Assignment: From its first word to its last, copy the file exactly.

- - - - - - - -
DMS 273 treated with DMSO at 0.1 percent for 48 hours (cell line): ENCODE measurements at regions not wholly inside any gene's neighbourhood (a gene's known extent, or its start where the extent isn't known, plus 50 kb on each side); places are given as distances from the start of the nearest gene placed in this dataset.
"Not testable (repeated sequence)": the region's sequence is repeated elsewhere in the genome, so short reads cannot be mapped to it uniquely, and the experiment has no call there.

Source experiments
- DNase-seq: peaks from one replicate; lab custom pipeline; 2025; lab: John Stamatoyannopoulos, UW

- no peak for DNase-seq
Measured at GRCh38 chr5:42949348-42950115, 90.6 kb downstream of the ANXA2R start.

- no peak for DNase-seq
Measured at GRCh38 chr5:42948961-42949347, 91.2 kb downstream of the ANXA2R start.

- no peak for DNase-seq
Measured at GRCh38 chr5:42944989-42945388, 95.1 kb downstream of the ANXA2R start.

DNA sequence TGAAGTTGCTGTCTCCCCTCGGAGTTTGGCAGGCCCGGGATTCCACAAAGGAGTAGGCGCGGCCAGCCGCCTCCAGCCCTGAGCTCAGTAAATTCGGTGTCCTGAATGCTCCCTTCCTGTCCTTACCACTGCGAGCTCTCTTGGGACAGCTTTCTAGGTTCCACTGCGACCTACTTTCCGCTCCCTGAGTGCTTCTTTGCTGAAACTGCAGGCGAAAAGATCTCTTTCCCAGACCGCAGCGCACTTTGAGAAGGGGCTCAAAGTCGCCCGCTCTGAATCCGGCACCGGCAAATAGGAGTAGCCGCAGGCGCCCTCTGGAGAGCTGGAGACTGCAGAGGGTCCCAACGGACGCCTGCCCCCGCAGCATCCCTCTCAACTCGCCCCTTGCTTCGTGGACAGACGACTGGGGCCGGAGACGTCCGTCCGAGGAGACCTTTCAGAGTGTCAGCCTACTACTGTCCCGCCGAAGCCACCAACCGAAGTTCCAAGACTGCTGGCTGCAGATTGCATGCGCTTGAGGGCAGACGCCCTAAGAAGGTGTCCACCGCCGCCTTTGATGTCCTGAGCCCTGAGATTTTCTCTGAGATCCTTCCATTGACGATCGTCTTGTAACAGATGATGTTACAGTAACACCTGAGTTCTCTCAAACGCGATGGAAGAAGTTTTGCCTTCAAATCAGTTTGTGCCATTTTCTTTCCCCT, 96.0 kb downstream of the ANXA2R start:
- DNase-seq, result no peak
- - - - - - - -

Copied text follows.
DMS 273 treated with DMSO at 0.1 percent for 48 hours (cell line): ENCODE measurements at regions not wholly inside any gene's neighbourhood (a gene's known extent, or its start where the extent isn't known, plus 50 kb on each side); places are given as distances from the start of the nearest gene placed in this dataset.
"Not testable (repeated sequence)": the region's sequence is repeated elsewhere in the genome, so short reads cannot be mapped to it uniquely, and the experiment has no call there.

Source experiments
- DNase-seq: peaks from one replicate; lab custom pipeline; 2025; lab: John Stamatoyannopoulos, UW

- no peak for DNase-seq
Measured at GRCh38 chr5:42949348-42950115, 90.6 kb downstream of the ANXA2R start.

- no peak for DNase-seq
Measured at GRCh38 chr5:42948961-42949347, 91.2 kb downstream of the ANXA2R start.

- no peak for DNase-seq
Measured at GRCh38 chr5:42944989-42945388, 95.1 kb downstream of the ANXA2R start.

DNA sequence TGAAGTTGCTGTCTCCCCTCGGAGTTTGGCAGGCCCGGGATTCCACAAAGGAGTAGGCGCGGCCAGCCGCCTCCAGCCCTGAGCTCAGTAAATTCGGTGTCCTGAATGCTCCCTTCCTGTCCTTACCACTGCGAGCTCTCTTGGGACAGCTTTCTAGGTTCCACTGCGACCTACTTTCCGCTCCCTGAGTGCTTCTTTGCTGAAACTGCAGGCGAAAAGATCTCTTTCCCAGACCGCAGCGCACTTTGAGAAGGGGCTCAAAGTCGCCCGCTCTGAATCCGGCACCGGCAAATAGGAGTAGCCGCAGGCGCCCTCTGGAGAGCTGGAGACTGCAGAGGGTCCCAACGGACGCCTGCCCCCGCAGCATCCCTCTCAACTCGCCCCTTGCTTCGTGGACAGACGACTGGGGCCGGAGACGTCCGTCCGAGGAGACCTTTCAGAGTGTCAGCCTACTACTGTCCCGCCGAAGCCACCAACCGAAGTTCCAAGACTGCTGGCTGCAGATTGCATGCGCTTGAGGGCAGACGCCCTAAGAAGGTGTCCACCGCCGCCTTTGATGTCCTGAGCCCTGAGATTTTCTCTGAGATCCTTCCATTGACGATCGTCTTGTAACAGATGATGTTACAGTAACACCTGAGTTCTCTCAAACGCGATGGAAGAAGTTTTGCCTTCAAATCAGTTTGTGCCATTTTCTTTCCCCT, 96.0 kb downstream of the ANXA2R start:
- DNase-seq, result no peak